recent article in the New York Times by Therese Huston says yes!—women are better decision makers in stressful situations. Huston cites research by several neuroscientists that shows that in low-stress situations, women and men make decisions about risk in similar ways. When stress is introduced, however, women bring some unique strengths to the table that result in better decisions. Here are some examples of the positive impact women have had:
- Credit Suisse examined 2,400 global corporations from 2005 to 2011, which includes the years just before and after the financial crisis, and found that companies with at least one woman on their board outperformed comparable companies with all-male boards by 26 percent.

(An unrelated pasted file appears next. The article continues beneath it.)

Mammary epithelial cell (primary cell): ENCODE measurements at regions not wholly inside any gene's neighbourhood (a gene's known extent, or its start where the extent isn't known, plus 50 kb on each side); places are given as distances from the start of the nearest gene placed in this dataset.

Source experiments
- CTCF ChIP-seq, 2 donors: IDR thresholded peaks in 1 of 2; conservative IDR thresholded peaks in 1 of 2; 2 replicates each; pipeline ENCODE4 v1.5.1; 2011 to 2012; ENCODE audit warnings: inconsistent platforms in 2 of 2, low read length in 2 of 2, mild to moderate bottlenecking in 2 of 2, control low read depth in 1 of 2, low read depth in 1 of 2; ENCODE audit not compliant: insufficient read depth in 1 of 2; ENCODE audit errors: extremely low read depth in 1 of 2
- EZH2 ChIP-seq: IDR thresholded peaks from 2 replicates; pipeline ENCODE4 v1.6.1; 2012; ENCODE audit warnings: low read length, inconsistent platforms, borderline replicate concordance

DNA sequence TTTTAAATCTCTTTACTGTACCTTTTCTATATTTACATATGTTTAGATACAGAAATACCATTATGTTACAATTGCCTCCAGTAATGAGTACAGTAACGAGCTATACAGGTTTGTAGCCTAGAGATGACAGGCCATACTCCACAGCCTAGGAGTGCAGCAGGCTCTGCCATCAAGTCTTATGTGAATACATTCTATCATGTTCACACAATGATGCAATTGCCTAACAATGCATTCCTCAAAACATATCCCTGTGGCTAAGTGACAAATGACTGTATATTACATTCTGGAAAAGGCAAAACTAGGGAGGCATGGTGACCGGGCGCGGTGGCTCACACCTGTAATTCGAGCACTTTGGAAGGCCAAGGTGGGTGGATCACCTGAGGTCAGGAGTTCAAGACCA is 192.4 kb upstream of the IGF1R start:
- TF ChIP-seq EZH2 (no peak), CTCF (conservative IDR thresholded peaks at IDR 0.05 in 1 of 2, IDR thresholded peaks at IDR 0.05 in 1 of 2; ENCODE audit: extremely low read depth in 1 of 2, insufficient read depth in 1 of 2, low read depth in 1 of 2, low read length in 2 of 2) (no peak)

- Several studies show that investments run by female hedge-fund managers outperformed those run by male managers.
- Women are more attuned to the needs of others in stressful situations, while men become more egocentric.
- Women under stress take less risk. They look for smaller, surer successes that produce better long-term results, while men under stress take big risks when the chances of success are low.
- Women under stress tend to look for common ground. Remember the women of the United States Senate who were able to bridge the divide between Democrats and Republicans to end the government shutdown in 2013?